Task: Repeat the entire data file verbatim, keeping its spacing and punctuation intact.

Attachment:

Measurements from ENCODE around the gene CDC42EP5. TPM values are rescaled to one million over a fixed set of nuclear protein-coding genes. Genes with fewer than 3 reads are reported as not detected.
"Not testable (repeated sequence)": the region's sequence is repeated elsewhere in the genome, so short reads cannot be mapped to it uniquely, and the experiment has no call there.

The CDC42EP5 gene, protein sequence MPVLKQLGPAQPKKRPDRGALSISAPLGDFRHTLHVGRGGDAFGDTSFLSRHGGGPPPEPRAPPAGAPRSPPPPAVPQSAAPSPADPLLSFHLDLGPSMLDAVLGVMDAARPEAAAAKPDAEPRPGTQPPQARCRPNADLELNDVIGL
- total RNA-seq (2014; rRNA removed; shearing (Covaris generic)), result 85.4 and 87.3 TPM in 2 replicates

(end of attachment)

Measurements from ENCODE around the gene CDC42EP5. TPM values are rescaled to one million over a fixed set of nuclear protein-coding genes. Genes with fewer than 3 reads are reported as not detected.
"Not testable (repeated sequence)": the region's sequence is repeated elsewhere in the genome, so short reads cannot be mapped to it uniquely, and the experiment has no call there.

The CDC42EP5 gene, protein sequence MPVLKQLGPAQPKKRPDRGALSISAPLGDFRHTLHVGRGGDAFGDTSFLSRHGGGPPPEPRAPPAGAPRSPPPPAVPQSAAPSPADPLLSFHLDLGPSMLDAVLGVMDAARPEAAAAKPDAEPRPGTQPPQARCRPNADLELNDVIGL
- total RNA-seq (2014; rRNA removed; shearing (Covaris generic)), result 85.4 and 87.3 TPM in 2 replicates